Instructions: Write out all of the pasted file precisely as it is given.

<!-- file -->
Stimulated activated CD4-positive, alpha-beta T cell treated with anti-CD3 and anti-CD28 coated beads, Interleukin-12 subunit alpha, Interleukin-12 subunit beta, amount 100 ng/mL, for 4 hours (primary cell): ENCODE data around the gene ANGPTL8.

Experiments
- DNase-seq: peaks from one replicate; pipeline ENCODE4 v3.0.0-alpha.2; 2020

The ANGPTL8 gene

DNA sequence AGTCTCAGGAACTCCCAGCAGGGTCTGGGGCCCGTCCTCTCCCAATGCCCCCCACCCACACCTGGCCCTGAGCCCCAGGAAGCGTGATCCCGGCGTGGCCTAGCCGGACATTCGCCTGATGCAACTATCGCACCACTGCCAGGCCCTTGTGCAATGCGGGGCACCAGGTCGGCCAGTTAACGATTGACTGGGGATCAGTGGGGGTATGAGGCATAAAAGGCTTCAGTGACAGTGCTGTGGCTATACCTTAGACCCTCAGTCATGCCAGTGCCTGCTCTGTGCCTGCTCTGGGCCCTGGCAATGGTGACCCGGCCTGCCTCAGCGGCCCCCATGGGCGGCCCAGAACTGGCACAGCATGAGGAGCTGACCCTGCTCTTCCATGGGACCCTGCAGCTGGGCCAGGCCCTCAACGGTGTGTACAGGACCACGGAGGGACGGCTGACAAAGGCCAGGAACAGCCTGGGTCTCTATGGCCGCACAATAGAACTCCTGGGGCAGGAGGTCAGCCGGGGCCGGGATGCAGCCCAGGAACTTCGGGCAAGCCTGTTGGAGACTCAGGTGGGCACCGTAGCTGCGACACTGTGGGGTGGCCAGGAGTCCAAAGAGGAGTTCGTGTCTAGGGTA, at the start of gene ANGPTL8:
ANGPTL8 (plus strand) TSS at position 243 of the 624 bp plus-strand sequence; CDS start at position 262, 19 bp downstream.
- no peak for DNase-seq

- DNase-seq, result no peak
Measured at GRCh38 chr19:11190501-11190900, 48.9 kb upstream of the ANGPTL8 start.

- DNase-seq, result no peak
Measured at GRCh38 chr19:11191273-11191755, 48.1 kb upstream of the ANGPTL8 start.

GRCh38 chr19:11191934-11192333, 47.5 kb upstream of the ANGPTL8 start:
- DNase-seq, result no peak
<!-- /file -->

Stimulated activated CD4-positive, alpha-beta T cell treated with anti-CD3 and anti-CD28 coated beads, Interleukin-12 subunit alpha, Interleukin-12 subunit beta, amount 100 ng/mL, for 4 hours (primary cell): ENCODE data around the gene ANGPTL8.

Experiments
- DNase-seq: peaks from one replicate; pipeline ENCODE4 v3.0.0-alpha.2; 2020

The ANGPTL8 gene

DNA sequence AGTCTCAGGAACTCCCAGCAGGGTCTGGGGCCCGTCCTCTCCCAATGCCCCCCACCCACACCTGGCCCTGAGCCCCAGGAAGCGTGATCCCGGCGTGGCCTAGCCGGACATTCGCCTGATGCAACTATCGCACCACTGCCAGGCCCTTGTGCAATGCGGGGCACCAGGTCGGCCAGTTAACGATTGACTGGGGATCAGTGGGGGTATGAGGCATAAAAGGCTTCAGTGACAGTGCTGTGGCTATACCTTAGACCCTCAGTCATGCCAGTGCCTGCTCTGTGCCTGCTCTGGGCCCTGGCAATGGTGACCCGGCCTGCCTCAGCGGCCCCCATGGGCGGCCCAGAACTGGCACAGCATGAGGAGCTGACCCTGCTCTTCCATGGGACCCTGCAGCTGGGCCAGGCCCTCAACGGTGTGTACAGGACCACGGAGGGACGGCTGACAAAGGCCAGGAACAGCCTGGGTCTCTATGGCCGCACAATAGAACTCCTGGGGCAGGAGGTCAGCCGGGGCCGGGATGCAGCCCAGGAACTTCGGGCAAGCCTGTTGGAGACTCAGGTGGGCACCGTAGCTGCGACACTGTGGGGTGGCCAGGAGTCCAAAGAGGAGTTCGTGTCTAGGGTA, at the start of gene ANGPTL8:
ANGPTL8 (plus strand) TSS at position 243 of the 624 bp plus-strand sequence; CDS start at position 262, 19 bp downstream.
- no peak for DNase-seq

- DNase-seq, result no peak
Measured at GRCh38 chr19:11190501-11190900, 48.9 kb upstream of the ANGPTL8 start.

- DNase-seq, result no peak
Measured at GRCh38 chr19:11191273-11191755, 48.1 kb upstream of the ANGPTL8 start.

GRCh38 chr19:11191934-11192333, 47.5 kb upstream of the ANGPTL8 start:
- DNase-seq, result no peak